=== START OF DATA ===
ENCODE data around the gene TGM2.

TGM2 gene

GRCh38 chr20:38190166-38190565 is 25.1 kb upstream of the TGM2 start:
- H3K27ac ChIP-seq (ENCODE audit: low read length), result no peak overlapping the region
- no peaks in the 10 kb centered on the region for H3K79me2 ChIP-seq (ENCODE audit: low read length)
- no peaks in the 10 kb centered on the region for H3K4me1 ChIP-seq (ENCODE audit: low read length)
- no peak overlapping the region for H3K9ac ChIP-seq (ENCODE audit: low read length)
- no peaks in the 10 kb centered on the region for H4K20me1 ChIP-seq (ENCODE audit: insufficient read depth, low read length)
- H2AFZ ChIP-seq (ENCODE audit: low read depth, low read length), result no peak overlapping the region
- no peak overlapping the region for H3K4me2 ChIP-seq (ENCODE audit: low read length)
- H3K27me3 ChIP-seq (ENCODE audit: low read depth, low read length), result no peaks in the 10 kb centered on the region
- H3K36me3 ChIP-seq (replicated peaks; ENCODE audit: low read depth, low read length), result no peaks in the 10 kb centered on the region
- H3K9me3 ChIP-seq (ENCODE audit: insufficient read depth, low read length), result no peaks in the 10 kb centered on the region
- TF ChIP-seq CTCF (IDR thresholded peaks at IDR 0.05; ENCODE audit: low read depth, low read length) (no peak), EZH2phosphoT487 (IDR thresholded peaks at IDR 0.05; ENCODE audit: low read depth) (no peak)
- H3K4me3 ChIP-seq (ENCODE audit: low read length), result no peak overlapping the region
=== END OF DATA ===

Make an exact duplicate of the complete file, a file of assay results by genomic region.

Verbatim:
ENCODE data around the gene TGM2.

TGM2 gene

GRCh38 chr20:38190166-38190565 is 25.1 kb upstream of the TGM2 start:
- H3K27ac ChIP-seq (ENCODE audit: low read length), result no peak overlapping the region
- no peaks in the 10 kb centered on the region for H3K79me2 ChIP-seq (ENCODE audit: low read length)
- no peaks in the 10 kb centered on the region for H3K4me1 ChIP-seq (ENCODE audit: low read length)
- no peak overlapping the region for H3K9ac ChIP-seq (ENCODE audit: low read length)
- no peaks in the 10 kb centered on the region for H4K20me1 ChIP-seq (ENCODE audit: insufficient read depth, low read length)
- H2AFZ ChIP-seq (ENCODE audit: low read depth, low read length), result no peak overlapping the region
- no peak overlapping the region for H3K4me2 ChIP-seq (ENCODE audit: low read length)
- H3K27me3 ChIP-seq (ENCODE audit: low read depth, low read length), result no peaks in the 10 kb centered on the region
- H3K36me3 ChIP-seq (replicated peaks; ENCODE audit: low read depth, low read length), result no peaks in the 10 kb centered on the region
- H3K9me3 ChIP-seq (ENCODE audit: insufficient read depth, low read length), result no peaks in the 10 kb centered on the region
- TF ChIP-seq CTCF (IDR thresholded peaks at IDR 0.05; ENCODE audit: low read depth, low read length) (no peak), EZH2phosphoT487 (IDR thresholded peaks at IDR 0.05; ENCODE audit: low read depth) (no peak)
- H3K4me3 ChIP-seq (ENCODE audit: low read length), result no peak overlapping the region